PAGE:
2

Bluetooth proximity detection might work, there are apps in the iTunes store such as Knock which do this kind of thing using Bluetooth LE and iPhones...

For using a Huawai watch you might have to get more creative:

https://code.google.com/archive/p/reduxcomputing-proximity/

Unfortunately, I've never tried it and can't vouch for the code (or even if it works on most recent versions of MacOS). Maybe somebody here has experience with the tool or better tools.

2

Soma-Zone's RedHand is designed just for this. An excerpt from their website:

RedHand locks your computer. Manually via global hot key, menu bar or dock. Automatically after a period of inactivity (much like a screensaver), depending on the presence of a Bluetooth device, or whenever your computer goes to sleep.

I've used this software and I can attest that it was very effective, allowing a broad range of triggers to lock and wake up the Mac, including pairing with any Bluetooth capable device, and the ability to adjust the sensitivity (distance, effectively) of what could be considered a lock or unlock event.

In any case worth a look, and at $7CAD for a personal license, you can't go wrong if it works for you.

EDIT: while we're throwing out ideas, if your Mac has a touch-bar, I bought and set up BetterTouchTool and created an icon just next to my TouchID/power button that will lock my screen.

4
  • 1
    Do you use the Bluetooth proximity as a lock trigger? I found that with other apps, using that destroyed my iPhone’s battery life. Maybe it’s not an issue if you have a charger at your desk.
    – TJ Luoma
    Commented Dec 13, 2019 at 4:58
  • Yes, but you don't need to run an app on the phone to do it. What happens if that RedHand monitors the Bluetooth signal strength and you set its sensitivity. Once the strength is too low, the predetermined actions are triggered. Try it!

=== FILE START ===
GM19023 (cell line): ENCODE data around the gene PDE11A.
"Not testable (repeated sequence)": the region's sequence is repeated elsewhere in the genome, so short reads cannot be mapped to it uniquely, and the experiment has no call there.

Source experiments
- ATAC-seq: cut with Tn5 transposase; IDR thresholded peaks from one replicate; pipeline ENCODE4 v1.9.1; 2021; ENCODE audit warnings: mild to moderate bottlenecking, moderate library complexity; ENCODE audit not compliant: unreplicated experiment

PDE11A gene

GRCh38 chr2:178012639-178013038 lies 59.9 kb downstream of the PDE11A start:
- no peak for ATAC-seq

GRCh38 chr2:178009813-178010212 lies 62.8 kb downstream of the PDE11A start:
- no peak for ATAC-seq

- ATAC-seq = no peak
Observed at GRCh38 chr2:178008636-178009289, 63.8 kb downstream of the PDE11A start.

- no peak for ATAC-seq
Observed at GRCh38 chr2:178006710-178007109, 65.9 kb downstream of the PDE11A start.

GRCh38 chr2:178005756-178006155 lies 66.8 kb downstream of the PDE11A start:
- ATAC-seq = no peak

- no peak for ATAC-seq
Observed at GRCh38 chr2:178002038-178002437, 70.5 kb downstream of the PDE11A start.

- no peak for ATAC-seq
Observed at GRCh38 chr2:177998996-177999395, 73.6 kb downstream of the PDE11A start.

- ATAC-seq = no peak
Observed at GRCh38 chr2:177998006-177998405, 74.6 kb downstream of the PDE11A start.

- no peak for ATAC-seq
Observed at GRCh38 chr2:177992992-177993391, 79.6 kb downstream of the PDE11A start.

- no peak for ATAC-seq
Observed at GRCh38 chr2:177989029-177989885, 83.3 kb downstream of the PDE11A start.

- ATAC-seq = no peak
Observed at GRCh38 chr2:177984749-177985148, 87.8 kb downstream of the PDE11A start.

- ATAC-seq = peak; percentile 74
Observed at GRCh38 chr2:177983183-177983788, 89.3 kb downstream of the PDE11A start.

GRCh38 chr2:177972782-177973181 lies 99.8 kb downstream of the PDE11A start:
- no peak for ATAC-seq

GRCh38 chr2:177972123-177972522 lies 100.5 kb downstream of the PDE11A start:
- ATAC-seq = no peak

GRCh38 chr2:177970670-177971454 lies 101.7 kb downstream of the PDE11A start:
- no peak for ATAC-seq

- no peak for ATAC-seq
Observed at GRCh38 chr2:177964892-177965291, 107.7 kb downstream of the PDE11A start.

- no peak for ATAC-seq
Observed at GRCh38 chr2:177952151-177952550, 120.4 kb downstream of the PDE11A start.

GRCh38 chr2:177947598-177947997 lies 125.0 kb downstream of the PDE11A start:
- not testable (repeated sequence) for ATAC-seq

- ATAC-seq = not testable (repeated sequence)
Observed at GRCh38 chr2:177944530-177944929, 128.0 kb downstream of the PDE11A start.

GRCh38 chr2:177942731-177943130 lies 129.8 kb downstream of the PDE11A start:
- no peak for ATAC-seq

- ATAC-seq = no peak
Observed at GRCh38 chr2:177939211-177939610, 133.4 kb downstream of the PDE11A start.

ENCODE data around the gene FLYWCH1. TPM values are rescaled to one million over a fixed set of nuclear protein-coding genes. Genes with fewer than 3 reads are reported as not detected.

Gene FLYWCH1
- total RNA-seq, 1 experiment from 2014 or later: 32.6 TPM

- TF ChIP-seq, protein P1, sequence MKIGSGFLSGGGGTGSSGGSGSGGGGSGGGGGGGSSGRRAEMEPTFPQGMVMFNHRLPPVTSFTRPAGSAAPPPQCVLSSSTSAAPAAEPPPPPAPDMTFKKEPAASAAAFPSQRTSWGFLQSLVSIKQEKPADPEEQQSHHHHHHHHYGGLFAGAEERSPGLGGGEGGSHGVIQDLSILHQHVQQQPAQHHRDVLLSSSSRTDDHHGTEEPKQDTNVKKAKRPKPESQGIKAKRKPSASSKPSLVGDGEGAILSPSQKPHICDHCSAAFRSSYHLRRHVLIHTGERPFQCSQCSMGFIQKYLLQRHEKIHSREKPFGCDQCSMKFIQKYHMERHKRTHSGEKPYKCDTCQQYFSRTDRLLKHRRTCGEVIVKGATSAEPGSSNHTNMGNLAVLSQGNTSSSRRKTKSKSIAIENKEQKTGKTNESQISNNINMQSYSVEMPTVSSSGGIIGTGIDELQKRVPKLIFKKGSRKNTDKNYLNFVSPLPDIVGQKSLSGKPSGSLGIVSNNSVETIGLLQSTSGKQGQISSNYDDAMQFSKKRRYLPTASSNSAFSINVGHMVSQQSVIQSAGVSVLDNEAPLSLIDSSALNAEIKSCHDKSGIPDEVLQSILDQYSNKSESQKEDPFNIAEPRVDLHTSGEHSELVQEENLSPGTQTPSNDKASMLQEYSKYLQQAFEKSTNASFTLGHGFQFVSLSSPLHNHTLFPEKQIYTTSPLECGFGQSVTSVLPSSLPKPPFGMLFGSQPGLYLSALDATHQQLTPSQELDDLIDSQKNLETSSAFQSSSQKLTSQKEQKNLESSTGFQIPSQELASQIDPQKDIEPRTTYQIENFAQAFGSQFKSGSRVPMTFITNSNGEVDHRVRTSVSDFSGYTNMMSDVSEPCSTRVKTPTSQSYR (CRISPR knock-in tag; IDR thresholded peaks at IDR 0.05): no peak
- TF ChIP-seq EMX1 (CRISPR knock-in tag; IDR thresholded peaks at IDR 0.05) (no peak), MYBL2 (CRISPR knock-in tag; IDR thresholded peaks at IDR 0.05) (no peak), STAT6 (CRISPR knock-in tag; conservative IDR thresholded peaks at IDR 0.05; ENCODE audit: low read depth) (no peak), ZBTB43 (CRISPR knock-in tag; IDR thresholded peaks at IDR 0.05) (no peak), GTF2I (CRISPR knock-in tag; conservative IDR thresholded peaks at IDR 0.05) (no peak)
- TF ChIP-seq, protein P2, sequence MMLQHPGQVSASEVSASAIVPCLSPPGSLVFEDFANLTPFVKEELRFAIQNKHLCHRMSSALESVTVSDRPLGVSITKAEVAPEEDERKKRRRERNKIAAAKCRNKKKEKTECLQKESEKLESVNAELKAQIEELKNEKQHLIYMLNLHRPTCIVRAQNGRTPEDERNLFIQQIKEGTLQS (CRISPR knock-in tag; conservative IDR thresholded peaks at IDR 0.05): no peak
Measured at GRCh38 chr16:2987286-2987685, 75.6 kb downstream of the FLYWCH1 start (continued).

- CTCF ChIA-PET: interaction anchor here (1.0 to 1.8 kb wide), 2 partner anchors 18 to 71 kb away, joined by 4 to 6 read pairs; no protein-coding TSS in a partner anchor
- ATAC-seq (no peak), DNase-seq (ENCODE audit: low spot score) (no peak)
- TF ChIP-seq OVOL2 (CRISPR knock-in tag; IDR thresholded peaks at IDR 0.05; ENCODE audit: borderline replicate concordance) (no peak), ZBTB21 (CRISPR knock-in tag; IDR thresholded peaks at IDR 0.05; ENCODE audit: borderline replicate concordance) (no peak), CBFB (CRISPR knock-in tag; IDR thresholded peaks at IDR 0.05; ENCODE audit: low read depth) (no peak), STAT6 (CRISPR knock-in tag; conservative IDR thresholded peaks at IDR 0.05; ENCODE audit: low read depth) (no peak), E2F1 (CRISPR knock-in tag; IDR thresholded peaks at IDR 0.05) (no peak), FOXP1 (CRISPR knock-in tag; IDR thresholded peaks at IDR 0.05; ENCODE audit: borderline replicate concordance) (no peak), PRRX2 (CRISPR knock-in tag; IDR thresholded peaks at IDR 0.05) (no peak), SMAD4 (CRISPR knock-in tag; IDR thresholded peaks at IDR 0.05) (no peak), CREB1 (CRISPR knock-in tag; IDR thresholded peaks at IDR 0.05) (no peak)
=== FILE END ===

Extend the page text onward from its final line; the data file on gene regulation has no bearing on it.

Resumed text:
– Harv
    Commented Dec 13, 2019 at 5:00
  • @Harv - If you have Touch bar, then you also have the built-in screen lock button - just add it 😎 Commented Jan 3, 2020 at 12:28
  • @ReneLarsen I use BTT and have a custom bar with a screen lock icon... I never use my touch bar honestly, could do without it.
    – Harv
    Commented Jan 3, 2020 at 21:52
1

I came to know about this application recently related to your question: https://nearlock.me

1

More low tech idea:

  • Have a usb device plugged in and set your Mac to lock as soon as it is pulled out.
  • Put the device to a string around your wrist long enough to allow for normal work such that when you walk away, the device gets pulled out.

Alternatively, you may be able to set up something similar with an NFC reader/device on a string.

0

You could use a distance sensor. See related answer to related question:

A single distance sensor, properly placed, should be enough to detect when you leave. That's the arduino part.

With python you can then use the serial over USB to read the output from the arduino. And run the command to activate the screen lock, according to your reading.

The arduino can get connected to the Mac via USB and pretend to be an usb keyboard. It can send the matching short-cut to close the mac.

https://arduino.stackexchange.com/a/71052/61715

https://www.arduino.cc/en/Main/Software

2
  • 1
    How would this work with a Mac?
    – nohillside
    Commented Jan 3, 2020 at 10:32
  • @nohillside yes, you are right. The answer was missing a part: The arduino can get connected to the Mac via USB and pretend to be an usb keyboard. It can send the matching short-cut to close the mac.
    – guettli
    Commented Jan 5, 2020 at 10:36

You must log in to answer this question.

Not the answer you're looking for? Browse other questions tagged .